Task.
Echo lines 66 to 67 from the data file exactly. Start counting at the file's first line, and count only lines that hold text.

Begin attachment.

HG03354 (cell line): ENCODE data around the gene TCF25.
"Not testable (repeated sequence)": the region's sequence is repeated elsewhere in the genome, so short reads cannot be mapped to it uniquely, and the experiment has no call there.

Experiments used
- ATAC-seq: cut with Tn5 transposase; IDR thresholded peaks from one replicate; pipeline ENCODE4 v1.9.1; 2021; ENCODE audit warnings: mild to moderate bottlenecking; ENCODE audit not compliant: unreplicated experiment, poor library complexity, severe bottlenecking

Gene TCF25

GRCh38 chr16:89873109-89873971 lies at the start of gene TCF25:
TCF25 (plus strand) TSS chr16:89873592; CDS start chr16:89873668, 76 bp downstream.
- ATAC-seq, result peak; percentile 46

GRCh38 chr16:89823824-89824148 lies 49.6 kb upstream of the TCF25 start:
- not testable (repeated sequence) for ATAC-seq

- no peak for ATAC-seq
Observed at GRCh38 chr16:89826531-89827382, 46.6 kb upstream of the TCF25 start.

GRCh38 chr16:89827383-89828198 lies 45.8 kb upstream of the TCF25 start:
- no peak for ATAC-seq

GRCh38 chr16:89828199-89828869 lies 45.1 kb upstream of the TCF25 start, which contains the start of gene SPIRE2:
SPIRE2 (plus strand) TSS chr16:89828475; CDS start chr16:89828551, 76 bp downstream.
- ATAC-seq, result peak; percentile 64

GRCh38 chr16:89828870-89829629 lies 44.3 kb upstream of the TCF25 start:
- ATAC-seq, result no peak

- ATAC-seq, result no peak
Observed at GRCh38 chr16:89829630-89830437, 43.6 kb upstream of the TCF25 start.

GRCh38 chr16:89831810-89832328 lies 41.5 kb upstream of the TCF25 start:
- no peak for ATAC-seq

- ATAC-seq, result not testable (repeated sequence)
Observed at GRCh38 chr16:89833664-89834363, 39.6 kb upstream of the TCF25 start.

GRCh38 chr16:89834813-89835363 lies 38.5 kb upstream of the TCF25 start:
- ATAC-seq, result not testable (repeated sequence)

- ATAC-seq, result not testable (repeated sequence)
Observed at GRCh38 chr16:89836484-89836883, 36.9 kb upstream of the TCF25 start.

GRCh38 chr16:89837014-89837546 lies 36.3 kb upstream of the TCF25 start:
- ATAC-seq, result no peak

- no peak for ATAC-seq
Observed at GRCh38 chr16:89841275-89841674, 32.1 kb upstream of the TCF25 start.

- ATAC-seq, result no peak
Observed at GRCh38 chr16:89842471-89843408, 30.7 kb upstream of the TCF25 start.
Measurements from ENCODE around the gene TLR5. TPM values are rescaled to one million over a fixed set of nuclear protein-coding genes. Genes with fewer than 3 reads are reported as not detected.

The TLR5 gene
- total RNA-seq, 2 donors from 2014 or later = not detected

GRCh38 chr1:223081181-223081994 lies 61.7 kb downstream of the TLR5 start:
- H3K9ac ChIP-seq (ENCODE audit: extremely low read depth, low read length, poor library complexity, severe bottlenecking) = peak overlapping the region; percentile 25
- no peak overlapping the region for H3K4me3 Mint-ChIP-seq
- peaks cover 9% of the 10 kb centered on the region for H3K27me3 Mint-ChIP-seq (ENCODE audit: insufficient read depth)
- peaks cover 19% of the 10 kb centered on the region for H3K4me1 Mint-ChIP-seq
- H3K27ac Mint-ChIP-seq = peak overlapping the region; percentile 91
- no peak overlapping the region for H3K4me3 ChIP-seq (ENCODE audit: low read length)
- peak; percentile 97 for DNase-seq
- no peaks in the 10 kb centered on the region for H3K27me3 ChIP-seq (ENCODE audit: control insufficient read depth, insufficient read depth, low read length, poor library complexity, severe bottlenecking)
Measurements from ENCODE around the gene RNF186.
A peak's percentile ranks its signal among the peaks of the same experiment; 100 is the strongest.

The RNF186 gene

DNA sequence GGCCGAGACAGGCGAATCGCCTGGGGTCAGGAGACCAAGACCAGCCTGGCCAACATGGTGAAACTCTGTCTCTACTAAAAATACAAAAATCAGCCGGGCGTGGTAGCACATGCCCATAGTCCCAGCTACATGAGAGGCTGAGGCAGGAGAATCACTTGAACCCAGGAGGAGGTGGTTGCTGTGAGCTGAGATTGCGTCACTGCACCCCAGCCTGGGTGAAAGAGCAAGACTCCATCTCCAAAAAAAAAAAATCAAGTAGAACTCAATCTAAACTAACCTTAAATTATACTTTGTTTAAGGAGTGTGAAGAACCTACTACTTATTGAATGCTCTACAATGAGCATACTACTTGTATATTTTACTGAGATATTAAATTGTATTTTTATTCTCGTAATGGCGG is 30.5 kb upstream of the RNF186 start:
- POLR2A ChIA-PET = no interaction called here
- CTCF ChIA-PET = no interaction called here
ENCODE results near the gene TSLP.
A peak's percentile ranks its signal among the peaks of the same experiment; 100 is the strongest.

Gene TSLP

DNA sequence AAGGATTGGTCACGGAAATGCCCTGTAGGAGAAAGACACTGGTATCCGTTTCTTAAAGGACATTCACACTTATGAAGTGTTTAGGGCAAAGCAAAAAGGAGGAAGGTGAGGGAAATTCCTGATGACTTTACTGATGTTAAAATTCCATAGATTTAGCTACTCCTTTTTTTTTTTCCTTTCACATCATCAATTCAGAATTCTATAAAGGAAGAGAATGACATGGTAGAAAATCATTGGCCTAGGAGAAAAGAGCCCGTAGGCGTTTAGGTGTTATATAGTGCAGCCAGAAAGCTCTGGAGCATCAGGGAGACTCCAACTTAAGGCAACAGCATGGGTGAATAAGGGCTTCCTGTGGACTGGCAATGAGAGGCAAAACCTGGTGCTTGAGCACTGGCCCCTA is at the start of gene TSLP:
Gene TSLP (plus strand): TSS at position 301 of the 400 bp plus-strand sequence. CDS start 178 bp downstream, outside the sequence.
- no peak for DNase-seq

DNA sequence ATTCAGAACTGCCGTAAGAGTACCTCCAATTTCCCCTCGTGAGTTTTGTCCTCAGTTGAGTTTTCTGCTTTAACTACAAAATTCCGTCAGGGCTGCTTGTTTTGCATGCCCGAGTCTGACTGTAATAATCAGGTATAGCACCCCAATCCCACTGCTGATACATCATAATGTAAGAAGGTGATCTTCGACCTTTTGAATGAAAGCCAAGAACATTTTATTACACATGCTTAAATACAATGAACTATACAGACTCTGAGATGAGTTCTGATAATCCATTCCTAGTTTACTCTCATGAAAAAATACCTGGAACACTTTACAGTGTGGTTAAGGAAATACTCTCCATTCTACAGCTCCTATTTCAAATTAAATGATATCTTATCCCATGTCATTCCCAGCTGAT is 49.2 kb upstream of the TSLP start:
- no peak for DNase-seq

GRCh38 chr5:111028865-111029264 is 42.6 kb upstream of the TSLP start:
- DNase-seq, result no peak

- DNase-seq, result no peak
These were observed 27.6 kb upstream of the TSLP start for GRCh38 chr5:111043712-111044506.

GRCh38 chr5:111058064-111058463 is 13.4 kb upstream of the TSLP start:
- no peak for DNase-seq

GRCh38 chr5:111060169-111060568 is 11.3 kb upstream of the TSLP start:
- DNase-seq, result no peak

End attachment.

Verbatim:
GRCh38 chr5:111058064-111058463 is 13.4 kb upstream of the TSLP start:
- no peak for DNase-seq